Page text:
All of the following are equal to one million BTUs.

10 Therms of natural gas.

1 Decatherm of natural gas.

1,000 cubic feet of natural gas.

1 MCF of natural gas.

7.30 gallons of number 2 oil.

10.91 gallons of propane.

1,000 lbs of steam

As an example, let's say you wish to compare the following prices; gas at $ 10 per Decatherm, # 2 oil at $ 3 per gallon, and propane at per gallon. Using the conversion data, energy costs per one million BTUs would be as follows:

Natural Gas $ 10 per million BTU

# 2 oil (7.30 x $ 3.00) $ 21.90 per million BTU

Propane (10.91 x $ 2.00) $ 21.82 per million BTU


Steam costs fluctuate due to changing fuel and water costs. If your boilers are running at 80% efficiency, the energy costs of steam using our example would be as follows:



Natural Gas $ 12.50 per 1,000 lbs of steam

# 2 Oil $ 27.38 per 1,000 lbs of steam

Propane $ 27.28 per 1,000 lbs of steam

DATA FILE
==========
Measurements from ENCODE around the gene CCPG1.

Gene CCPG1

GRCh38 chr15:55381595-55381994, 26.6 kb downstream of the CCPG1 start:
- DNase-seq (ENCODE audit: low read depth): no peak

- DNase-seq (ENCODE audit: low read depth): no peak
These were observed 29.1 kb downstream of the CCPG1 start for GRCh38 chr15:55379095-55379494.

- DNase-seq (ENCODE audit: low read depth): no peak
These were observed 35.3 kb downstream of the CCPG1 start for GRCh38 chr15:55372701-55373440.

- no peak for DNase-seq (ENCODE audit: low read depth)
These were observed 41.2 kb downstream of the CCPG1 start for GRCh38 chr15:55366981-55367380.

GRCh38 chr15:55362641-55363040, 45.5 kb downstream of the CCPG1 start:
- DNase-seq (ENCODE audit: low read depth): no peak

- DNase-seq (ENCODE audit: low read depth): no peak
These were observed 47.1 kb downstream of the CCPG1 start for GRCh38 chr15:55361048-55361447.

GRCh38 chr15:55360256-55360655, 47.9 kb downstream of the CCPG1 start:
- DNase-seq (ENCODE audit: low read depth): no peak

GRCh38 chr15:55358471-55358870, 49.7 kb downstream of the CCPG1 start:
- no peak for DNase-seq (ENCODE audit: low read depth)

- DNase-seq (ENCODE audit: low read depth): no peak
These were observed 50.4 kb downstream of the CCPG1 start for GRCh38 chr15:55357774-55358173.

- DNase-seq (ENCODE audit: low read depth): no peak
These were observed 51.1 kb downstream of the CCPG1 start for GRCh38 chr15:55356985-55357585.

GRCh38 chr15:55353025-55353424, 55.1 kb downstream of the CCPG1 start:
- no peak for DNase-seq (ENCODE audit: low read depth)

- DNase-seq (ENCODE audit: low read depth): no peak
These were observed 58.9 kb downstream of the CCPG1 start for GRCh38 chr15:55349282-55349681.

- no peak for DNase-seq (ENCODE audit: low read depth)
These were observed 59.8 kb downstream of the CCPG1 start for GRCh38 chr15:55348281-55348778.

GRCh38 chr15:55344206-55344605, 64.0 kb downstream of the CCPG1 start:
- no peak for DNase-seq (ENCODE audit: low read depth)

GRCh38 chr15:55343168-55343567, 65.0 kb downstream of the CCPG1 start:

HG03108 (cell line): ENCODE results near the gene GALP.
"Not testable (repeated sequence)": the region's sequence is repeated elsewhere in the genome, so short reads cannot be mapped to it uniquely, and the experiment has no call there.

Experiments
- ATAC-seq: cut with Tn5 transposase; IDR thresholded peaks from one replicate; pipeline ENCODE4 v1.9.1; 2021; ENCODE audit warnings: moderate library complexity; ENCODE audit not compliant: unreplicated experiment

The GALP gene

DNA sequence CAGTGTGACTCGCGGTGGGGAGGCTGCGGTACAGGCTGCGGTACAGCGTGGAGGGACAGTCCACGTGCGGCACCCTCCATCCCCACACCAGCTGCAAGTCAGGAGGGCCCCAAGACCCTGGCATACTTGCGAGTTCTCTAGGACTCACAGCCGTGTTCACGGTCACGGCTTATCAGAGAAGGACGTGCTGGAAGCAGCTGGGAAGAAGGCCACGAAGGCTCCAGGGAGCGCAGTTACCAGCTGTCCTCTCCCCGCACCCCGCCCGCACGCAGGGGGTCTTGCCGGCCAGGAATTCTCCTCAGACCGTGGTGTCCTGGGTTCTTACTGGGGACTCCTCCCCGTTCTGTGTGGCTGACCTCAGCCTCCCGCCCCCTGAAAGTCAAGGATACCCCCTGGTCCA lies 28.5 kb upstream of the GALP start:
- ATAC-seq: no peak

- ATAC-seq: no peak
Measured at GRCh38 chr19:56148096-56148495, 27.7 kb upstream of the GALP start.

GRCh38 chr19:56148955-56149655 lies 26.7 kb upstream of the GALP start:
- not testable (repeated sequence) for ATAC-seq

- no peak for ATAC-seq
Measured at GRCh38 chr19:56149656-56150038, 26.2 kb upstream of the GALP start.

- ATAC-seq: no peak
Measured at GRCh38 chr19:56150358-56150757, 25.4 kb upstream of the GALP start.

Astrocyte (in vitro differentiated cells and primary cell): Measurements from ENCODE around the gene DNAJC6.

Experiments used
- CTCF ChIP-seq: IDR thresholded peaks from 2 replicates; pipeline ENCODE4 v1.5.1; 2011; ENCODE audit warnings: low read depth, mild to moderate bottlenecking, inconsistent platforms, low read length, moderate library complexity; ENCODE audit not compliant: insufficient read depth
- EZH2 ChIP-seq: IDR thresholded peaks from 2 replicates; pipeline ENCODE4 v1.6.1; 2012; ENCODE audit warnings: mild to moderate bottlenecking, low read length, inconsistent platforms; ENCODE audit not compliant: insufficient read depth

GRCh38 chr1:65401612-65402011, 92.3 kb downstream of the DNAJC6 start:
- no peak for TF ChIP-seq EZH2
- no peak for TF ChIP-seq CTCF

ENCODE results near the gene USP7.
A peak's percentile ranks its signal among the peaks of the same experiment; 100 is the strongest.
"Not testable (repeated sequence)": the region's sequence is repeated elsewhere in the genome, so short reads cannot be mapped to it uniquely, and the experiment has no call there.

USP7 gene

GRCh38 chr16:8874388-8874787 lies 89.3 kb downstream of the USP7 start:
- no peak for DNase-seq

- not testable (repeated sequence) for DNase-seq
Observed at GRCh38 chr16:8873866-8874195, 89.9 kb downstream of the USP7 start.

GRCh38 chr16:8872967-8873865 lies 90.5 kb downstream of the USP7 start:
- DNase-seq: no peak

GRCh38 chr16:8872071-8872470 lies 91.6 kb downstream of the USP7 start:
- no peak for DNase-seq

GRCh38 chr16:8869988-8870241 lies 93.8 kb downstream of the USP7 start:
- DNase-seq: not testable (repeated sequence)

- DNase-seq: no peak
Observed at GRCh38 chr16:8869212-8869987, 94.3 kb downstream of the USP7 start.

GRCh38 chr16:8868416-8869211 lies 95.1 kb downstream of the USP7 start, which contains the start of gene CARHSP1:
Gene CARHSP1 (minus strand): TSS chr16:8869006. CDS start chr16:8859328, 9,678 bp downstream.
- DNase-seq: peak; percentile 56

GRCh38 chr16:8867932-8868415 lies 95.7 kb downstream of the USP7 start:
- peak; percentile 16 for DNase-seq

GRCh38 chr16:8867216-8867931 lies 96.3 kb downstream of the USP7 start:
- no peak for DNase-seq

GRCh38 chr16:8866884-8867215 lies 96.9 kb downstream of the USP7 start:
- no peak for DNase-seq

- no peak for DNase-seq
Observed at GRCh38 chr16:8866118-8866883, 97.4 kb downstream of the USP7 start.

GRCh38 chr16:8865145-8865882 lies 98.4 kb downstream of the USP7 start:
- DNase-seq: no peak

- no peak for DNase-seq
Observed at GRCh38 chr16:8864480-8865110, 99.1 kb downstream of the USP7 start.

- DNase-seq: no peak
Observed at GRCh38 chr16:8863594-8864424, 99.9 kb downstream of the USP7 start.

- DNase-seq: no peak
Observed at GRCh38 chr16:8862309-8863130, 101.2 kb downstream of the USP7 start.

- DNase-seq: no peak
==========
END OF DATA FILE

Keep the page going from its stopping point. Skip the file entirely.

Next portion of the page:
Producing steam also incurs water and chemical costs. As an estimate, figure water costs at $ 10.00 per 1,000 gallons and chemical treatment at $ 40 per 1,000 gallons. Converting, you would need to add $ 6.00 for water and chemical costs for each 1,000 lbs of steam produced. Total steam including fuel, water, and chemical costs using our example would be as follows:



Natural Gas $ 18.50 per 1,000 lbs of steam

# 2 Oil $ 33.38 per 1,000 lbs of steam

Propane $ 33.28 per 1,000 lbs of steam

All steam traps fail. You can expect service life from the average steam trap at 100 psig to be about five years. Higher pressures will result in shorter service life and lower pressures will extend service life. Service life will also be a function of the type of trap, brand, and application details.

At 100 psig, the typical 1/2" or 3/4" trap will blow 100 lb/hr of live steam. Using current steam costs, a failed steam trap in this size range will cost you $ 16,206 in fuel and waste 105,120 gallons of water in one year. Payback on keeping your steam traps in good working order is about 3-4 months maximum.